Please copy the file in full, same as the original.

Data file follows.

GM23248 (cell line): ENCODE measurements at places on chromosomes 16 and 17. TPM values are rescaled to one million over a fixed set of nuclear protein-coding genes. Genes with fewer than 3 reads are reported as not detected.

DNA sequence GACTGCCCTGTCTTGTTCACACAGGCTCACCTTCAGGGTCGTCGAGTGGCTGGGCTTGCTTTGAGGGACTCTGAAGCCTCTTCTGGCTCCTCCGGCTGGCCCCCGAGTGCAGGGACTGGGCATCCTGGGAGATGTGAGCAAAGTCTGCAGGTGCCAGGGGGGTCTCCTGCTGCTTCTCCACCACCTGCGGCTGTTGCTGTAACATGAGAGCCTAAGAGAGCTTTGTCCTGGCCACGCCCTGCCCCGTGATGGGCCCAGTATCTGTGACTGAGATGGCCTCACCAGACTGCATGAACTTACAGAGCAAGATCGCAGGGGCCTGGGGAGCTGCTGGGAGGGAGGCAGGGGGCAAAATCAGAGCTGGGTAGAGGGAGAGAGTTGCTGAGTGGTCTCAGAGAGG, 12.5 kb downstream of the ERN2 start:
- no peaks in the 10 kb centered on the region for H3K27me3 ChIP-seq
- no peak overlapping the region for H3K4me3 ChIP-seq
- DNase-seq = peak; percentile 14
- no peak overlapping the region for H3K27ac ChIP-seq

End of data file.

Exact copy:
GM23248 (cell line): ENCODE measurements at places on chromosomes 16 and 17. TPM values are rescaled to one million over a fixed set of nuclear protein-coding genes. Genes with fewer than 3 reads are reported as not detected.

DNA sequence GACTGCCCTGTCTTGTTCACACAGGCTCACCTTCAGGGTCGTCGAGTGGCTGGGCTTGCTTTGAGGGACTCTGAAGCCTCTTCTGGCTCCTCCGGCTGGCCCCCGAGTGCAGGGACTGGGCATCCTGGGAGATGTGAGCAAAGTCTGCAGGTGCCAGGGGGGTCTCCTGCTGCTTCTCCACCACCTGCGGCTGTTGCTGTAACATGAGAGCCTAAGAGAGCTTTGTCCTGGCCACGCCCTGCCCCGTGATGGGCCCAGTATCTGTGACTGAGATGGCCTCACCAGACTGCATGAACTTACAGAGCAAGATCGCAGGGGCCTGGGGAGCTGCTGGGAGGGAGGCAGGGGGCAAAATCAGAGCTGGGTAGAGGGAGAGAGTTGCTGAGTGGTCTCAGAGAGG, 12.5 kb downstream of the ERN2 start:
- no peaks in the 10 kb centered on the region for H3K27me3 ChIP-seq
- no peak overlapping the region for H3K4me3 ChIP-seq
- DNase-seq = peak; percentile 14
- no peak overlapping the region for H3K27ac ChIP-seq